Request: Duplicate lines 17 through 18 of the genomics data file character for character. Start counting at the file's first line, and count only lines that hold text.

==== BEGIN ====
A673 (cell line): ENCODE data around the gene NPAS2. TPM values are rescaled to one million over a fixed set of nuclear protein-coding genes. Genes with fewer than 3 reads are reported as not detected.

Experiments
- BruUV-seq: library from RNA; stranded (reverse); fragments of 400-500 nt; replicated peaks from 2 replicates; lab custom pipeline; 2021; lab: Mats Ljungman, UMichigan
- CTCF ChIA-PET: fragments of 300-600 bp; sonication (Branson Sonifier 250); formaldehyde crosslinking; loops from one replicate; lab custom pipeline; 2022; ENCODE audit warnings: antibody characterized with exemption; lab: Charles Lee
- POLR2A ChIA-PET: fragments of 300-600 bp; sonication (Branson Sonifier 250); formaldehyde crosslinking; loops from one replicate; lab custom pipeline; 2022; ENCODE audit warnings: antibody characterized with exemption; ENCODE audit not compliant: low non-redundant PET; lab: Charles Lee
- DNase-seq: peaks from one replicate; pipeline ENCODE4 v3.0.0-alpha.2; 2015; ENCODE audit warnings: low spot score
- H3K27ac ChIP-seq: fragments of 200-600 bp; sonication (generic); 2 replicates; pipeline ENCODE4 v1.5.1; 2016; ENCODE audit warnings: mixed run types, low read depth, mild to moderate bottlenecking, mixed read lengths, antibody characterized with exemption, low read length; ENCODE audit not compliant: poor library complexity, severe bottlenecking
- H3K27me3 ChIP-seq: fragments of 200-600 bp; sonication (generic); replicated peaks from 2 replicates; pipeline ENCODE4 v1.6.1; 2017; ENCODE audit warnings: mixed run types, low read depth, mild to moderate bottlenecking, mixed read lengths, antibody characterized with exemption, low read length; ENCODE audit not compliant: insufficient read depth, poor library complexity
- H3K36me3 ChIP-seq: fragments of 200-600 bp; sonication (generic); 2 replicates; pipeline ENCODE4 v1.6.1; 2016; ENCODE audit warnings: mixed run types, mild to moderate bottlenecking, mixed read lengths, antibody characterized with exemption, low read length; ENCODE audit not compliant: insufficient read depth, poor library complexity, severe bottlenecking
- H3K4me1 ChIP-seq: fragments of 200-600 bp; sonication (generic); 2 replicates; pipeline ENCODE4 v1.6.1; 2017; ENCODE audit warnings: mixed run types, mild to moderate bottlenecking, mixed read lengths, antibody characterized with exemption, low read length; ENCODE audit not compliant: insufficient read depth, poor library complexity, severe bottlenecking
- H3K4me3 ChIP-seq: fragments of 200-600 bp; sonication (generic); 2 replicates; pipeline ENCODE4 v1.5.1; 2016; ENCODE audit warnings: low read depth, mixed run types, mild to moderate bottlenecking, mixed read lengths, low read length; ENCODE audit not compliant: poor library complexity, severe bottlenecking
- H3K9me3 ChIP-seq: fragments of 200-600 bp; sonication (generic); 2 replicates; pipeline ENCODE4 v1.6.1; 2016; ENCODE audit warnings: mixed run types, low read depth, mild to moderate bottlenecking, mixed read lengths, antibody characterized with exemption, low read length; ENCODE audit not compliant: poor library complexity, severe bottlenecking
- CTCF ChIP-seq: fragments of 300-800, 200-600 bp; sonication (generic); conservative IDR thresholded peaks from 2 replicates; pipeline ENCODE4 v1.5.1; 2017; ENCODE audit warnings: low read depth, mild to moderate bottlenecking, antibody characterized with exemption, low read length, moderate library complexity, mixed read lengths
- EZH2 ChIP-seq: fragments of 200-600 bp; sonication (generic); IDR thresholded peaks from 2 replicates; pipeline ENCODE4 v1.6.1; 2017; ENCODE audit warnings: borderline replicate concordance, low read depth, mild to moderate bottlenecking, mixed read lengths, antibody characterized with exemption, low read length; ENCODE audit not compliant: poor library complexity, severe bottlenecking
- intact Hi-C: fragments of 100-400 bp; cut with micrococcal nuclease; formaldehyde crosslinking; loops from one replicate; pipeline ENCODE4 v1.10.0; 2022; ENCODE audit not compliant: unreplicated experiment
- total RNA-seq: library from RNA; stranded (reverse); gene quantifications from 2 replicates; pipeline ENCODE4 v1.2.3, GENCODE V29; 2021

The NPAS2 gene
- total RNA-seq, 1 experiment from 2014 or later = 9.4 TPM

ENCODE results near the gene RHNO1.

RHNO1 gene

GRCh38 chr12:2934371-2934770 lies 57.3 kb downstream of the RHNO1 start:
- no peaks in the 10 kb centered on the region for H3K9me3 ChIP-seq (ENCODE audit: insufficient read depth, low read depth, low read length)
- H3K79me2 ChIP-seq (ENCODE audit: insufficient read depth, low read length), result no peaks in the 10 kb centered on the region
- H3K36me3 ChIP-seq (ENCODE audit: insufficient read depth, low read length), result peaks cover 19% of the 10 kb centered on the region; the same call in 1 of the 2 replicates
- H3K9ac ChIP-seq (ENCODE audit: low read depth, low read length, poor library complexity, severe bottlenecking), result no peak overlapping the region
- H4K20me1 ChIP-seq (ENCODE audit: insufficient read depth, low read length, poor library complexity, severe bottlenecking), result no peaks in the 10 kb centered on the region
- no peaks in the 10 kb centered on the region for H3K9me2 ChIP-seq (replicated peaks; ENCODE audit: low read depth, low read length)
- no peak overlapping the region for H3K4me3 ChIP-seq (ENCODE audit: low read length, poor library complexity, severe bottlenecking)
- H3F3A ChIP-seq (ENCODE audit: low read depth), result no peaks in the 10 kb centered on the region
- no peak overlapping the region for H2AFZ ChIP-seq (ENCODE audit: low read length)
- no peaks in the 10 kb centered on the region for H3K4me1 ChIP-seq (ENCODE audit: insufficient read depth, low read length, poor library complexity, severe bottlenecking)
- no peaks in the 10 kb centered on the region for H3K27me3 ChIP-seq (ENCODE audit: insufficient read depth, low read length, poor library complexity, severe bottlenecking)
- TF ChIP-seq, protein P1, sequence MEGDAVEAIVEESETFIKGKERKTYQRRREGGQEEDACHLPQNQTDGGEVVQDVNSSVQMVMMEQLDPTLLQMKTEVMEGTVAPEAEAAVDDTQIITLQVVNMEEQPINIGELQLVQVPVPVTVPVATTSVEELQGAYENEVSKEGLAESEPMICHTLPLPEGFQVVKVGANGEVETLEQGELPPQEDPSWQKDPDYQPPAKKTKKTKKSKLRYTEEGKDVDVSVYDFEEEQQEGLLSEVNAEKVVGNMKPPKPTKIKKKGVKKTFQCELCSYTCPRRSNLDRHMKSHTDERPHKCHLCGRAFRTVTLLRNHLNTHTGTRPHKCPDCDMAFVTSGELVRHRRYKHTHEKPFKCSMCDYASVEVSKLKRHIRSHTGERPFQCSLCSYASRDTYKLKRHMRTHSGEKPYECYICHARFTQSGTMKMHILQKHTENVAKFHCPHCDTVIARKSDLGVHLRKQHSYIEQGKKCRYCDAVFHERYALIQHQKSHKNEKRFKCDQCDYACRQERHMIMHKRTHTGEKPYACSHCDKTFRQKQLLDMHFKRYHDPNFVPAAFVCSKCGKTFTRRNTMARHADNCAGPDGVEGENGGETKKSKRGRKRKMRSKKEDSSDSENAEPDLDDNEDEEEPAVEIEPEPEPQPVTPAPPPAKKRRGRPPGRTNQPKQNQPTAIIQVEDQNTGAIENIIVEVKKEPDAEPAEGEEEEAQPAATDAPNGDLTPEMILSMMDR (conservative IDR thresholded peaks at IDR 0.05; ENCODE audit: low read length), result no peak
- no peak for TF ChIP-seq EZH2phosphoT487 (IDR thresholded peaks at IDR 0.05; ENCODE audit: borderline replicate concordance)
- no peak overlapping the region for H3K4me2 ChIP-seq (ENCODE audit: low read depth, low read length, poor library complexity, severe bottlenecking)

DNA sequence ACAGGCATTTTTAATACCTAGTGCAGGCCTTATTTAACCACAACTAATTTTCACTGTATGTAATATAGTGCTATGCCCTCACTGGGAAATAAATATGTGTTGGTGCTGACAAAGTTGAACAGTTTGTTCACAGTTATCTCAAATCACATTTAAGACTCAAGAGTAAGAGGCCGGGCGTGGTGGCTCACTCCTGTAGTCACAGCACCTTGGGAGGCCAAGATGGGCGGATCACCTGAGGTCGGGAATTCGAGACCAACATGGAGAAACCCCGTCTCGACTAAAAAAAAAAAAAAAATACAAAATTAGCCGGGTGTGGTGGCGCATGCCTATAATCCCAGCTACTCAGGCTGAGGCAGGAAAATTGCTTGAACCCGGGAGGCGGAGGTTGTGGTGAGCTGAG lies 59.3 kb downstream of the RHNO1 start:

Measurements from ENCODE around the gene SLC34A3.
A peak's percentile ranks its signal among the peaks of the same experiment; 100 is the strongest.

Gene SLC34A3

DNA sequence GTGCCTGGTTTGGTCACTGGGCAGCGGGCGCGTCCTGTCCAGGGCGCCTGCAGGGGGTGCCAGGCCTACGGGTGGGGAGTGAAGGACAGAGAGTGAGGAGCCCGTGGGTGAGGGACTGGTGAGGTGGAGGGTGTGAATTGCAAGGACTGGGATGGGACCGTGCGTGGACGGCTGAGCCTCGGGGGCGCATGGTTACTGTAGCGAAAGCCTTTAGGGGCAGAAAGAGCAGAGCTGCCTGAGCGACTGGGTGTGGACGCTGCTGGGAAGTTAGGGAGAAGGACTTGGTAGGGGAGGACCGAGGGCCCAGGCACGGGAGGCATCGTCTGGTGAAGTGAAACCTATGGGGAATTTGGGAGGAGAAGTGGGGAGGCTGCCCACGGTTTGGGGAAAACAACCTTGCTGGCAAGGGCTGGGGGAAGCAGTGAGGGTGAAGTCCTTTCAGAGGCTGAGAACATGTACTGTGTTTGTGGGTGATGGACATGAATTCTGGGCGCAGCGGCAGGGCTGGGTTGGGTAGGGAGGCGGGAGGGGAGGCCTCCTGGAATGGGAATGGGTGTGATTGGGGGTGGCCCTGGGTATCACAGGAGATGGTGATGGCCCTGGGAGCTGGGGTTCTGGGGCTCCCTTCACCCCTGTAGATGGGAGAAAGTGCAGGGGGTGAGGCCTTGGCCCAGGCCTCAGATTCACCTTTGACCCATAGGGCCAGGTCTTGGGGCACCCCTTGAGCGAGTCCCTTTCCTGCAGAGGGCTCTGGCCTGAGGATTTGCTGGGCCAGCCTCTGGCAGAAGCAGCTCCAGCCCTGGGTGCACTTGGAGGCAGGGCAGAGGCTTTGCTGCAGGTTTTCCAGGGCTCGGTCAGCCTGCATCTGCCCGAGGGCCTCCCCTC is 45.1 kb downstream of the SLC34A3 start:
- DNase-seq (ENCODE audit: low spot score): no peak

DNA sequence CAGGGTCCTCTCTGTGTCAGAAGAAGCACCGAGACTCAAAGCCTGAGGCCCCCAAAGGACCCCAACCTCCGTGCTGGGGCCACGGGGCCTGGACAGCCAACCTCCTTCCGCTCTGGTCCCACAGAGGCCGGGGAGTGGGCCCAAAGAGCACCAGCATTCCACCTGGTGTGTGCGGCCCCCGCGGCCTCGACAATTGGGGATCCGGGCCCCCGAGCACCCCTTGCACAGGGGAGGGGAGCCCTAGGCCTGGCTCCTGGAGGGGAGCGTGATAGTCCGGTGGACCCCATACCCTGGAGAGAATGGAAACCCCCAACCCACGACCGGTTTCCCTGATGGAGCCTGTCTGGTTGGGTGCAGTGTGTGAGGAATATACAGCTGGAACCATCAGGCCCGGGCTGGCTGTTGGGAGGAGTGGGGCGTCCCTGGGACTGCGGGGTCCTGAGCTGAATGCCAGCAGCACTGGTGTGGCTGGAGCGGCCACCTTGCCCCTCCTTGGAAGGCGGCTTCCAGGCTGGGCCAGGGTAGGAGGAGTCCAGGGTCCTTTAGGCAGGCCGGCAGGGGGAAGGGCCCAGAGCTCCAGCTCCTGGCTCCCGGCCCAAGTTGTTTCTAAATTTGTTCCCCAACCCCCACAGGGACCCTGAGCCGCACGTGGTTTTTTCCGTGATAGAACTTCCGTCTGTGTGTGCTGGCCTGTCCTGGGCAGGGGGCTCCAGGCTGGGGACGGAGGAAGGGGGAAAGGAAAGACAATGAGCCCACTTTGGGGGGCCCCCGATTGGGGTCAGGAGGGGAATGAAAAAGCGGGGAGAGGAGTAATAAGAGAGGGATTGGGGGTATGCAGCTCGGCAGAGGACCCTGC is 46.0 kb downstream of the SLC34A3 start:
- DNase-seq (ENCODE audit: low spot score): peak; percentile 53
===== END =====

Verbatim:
The NPAS2 gene
- total RNA-seq, 1 experiment from 2014 or later = 9.4 TPM